The Center verified that the Complaint together with the amended Complaint satisfied the formal requirements of the Uniform Domain Name Dispute Resolution Policy (the “Policy” or “UDRP”), the Rules for Uniform Domain Name Dispute Resolution Policy (the “Rules”), and the WIPO Supplemental Rules for Uniform Domain Name Dispute Resolution Policy (the “Supplemental Rules”).

In accordance with the Rules, paragraphs 2(a) and 4(a), the Center formally notified the Respondents of the Complaint, and the proceedings commenced on May 6, 2011. In accordance with the Rules, paragraph 5(a), the due date for Response was May 26, 2011. The Response was filed with the Center on May 26, 2011.

The Center appointed Tony Willoughby as the sole panelist in this matter on May 30, 2011. The Panel finds that it was properly constituted. The Panel has submitted the Statement of Acceptance and Declaration of Impartiality and Independence, as required by the Center to ensure compliance with the Rules, paragraph 7.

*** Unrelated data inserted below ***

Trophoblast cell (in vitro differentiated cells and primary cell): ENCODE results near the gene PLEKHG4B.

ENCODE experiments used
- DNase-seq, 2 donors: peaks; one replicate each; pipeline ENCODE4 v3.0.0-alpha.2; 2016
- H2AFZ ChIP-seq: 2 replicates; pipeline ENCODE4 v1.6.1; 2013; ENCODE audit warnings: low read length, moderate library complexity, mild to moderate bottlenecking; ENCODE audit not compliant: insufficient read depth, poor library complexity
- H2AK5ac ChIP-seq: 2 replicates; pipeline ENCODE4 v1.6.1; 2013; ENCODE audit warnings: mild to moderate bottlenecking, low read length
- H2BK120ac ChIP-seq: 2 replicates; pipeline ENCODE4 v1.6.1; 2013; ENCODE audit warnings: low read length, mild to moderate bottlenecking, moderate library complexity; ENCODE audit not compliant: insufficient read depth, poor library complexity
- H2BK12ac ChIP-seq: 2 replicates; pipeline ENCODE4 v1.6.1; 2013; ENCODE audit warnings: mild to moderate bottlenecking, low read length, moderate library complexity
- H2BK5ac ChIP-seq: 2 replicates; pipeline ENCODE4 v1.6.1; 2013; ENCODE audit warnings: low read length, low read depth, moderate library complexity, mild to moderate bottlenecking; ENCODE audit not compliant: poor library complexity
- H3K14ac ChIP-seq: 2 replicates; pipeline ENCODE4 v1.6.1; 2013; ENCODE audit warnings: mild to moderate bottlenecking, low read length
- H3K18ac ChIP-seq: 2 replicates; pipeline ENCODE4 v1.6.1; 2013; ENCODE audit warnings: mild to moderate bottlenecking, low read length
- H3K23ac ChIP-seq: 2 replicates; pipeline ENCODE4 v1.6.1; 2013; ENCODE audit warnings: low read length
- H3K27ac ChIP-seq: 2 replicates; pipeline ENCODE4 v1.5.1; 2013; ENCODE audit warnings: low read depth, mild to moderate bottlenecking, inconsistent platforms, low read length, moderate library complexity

On May 26, 2011 and May 27, 2011 the Complainant and the Second Respondent (respectively) filed Supplemental Submissions with the Center. The Complainant’s Supplemental Submission raised serious allegations about the conduct of the Respondents, which, if true, must have a significant impact upon the outcome of this dispute. The Panel cannot sensibly determine this dispute without taking this submission into account and admits it in evidence in this proceeding. Given the seriousness of those allegations, clearly the Respondents must be permitted to respond and the Panel also admits the Respondents’ Supplemental Submission as evidence in this proceeding.